Any thoughts on the difference aerobic swimming vs. anaerobic swimming will play on metabolism ergo weight loss?

If I remember correctly --and I may not, aerobic swimming (exercise with oxygen, or the huffing and pounding of the heart as you swim) will lead to weight loss…
Anaerobic swimming (-swimming with controlled breathing or exercise with out oxygen), won’t do a darn thing for my shapely bottom! But may improve my swimming performance tremendously.

Please correct me if I am mistaken.

Scansy
December 6th, 2004, 07:45 AM
Originally posted by CCSR79
What I hear the most of why swimming is not as effective as running, for example, is this... Swimming works mainly your "smaller" muscles, like arms, back, abs, not as much as your "big" muscles like your leg. Running, works your "big" muscles. Bigger muscles, just by being there, burn more calories than the smaller ones, and requires more of your body enhancing then your metabolism... Not sure how much this is actually accurate, but last time I went to the doctor for a check up he kept going on and on about this! (But I hate running and love swimming, so needless to say I didn't pay much attention to it.)

...

Does that mean the secret to swimming a lot of weight off is to do hour long kick sets????:D :( :confused: :eek:

CCSR79
December 6th, 2004, 07:56 AM
Does that mean the secret to swimming a lot of weight off is to do hour long kick sets????

What people say on swimming vs running is that when you run you're supporting the weight of your whole body, while swimming, you don't have to do that, you have water resistance, but not so much as if you were supporting your body weight, so even kick sets wouldn't be the answer.

But since I love swimming and can run if my life depended on it (well, maybe if it depended on it, I could probably run a bit), I rather ignore this! I feel so energized after swimming, and I can feel I worked my whole body, I'm sure it'll make a difference somehow! Better than sitting on my ass all day!

thisgirl13
December 6th, 2004, 12:36 PM
Studies have shown that swimmers tend to lose weight less than any other sport.

Mostly, it's because higher body temperature results in temporary appetite suppression. Translation: Swimmers eat more, because they're hungrier after a workout than non-swimmers (runners, cyclists, etc). We can replace the energy we've burned in a single meal if we want to.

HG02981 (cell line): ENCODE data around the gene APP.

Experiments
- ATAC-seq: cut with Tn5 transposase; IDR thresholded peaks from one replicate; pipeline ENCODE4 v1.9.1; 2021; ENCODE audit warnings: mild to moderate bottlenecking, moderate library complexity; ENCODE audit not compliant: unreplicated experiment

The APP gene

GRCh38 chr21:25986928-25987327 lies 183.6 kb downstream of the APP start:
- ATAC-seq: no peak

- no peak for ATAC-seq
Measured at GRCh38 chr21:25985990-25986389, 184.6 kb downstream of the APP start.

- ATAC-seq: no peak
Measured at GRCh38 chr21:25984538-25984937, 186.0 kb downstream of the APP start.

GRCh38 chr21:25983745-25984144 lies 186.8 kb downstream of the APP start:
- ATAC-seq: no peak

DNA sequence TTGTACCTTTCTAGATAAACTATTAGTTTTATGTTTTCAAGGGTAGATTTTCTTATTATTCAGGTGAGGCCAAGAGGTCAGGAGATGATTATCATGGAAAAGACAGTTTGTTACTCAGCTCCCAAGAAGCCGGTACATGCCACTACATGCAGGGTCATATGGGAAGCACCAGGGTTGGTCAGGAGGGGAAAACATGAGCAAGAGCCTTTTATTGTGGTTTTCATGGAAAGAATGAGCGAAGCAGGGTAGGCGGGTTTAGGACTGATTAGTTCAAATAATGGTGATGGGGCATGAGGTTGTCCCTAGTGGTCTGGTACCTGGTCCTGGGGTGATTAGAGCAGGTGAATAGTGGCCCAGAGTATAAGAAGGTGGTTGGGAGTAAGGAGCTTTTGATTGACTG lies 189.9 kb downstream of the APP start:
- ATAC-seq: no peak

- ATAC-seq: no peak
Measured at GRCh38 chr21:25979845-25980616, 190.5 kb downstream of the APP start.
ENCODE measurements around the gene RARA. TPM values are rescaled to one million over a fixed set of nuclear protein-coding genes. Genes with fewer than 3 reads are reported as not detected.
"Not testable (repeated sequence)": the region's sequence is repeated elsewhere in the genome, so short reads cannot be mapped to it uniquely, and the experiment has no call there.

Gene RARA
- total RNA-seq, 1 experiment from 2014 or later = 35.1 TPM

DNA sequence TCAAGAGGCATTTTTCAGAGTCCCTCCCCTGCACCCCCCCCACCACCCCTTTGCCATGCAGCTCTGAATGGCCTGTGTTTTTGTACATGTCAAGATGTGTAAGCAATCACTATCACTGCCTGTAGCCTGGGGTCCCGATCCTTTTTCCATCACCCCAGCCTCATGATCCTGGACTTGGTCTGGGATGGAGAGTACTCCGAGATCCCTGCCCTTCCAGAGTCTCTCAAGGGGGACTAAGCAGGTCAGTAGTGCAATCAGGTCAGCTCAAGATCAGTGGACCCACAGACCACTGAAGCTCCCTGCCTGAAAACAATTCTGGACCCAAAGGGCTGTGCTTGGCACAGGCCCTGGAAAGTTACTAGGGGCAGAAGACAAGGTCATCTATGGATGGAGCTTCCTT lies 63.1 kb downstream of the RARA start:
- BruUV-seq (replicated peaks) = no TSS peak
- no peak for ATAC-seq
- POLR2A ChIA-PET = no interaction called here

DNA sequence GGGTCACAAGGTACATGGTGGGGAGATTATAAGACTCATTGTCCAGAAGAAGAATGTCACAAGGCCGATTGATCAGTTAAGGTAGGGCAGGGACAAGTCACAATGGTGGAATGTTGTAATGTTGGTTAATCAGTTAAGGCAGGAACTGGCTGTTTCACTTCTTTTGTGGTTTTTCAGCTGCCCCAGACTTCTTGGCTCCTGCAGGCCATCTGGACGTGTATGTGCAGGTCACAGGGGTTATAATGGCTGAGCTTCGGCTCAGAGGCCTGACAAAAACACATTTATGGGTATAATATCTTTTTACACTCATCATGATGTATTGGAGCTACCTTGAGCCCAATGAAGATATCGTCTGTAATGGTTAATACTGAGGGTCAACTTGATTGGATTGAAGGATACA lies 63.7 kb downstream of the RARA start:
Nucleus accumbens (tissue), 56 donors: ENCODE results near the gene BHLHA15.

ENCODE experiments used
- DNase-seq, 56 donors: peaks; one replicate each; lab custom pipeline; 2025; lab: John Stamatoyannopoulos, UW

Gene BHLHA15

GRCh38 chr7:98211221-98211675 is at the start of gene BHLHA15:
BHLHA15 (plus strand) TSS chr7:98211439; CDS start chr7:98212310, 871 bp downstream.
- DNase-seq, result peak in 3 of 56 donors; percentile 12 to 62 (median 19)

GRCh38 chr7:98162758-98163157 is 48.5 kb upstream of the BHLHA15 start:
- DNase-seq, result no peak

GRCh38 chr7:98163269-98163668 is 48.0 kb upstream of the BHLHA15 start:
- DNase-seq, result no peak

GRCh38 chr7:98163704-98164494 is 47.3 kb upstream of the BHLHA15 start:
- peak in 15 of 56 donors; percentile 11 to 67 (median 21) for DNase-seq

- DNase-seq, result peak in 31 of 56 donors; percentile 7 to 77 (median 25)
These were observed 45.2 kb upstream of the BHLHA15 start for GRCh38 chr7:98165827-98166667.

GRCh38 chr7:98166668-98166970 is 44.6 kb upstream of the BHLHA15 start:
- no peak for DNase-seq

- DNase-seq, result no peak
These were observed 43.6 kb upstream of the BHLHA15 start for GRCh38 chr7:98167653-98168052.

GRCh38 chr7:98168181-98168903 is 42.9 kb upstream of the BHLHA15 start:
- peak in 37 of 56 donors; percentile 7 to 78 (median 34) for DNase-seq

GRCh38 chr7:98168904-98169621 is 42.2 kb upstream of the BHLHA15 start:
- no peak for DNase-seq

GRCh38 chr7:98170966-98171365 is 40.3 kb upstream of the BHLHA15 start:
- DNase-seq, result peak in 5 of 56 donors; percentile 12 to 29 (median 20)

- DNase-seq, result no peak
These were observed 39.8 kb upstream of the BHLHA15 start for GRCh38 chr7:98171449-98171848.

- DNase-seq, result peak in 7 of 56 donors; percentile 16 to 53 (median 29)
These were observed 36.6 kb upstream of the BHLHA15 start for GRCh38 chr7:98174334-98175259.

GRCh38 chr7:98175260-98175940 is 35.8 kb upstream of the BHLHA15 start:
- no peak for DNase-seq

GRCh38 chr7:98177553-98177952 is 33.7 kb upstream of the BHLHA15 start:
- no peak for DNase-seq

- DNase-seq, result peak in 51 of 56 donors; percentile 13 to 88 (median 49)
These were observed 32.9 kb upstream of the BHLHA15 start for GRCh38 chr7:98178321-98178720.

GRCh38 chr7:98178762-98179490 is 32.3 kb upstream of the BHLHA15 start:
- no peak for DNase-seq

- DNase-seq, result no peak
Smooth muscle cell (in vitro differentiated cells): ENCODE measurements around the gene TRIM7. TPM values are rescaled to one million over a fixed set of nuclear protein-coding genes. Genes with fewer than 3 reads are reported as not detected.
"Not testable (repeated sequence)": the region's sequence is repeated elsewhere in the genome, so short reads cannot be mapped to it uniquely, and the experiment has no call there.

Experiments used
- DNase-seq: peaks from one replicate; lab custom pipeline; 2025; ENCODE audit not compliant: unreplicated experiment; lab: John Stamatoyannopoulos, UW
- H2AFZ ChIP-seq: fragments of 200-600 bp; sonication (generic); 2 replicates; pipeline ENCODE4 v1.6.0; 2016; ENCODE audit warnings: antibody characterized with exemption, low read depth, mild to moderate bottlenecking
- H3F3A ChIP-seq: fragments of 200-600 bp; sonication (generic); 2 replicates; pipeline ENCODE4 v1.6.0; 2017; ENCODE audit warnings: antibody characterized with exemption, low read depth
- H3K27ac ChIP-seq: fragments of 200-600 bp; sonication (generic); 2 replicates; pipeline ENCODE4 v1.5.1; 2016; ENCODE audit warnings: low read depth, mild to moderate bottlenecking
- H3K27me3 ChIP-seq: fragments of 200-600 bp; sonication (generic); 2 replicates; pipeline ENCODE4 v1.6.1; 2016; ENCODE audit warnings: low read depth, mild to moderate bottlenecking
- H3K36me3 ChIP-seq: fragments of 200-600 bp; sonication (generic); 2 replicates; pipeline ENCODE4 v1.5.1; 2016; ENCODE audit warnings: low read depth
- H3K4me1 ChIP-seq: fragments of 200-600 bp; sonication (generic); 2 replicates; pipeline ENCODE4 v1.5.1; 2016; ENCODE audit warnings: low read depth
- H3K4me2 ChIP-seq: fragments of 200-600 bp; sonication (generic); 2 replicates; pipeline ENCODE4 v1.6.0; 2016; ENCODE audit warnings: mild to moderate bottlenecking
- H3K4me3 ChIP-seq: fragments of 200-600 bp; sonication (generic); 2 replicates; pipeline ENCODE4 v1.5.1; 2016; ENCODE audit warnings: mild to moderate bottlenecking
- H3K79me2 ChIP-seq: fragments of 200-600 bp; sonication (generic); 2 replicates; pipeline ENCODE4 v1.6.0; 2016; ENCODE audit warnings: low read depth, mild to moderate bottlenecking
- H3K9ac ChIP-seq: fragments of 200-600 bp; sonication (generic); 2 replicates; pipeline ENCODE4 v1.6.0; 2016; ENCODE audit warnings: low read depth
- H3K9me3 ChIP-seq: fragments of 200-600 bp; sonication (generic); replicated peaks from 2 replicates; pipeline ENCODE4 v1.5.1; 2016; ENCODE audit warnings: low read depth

Also, swimmers use more energy in training sessions than non-swimmers, which leaves little energy left for substantial physical activity outside the pool. Translation again: We train, we sleep, we eat, that's pretty much all we do.

Now, the above refers mostly to competitive swimmers who aren't on a controlled diet, except to ratio their carb/protein/fat intake. But that's the skinny of it (pardon the pun).

CCSR79
December 6th, 2004, 12:59 PM
Actually, after being in the pool I'm not hungry at all, and I started swimming after work last week, and I've been so energized that I've had problems sleeping at night (something I never had to worry about before)... Maybe I'm just the exception to the rule, who knows?

Fishgrrl
December 6th, 2004, 01:23 PM
I'd say 95% of the time I am not hungry after a workout - and once in a while I am even nauseous. However, I have to eat something within the hour. But I am not starving.

In the mainstream, swimming gets a bad rap - probably because when most people think of swimming, they think of easy laps; as someone mentioned.

Also, I know of people who have lost weight walking. And I don't mean going out for a stroll at the mall - this is arm pumping race-like walking.

Anyway....

exrunner
December 6th, 2004, 02:53 PM
I lost about 25 pounds since I started swimming over 2 years ago. Actually most of the loss occurred in the first 6 months.

According to Dr. Phil Whitten, the swimming guru, author and scientist, many of the studies comparing running to swimming used fast runners versus slow swimmers, thus leading to skewed results.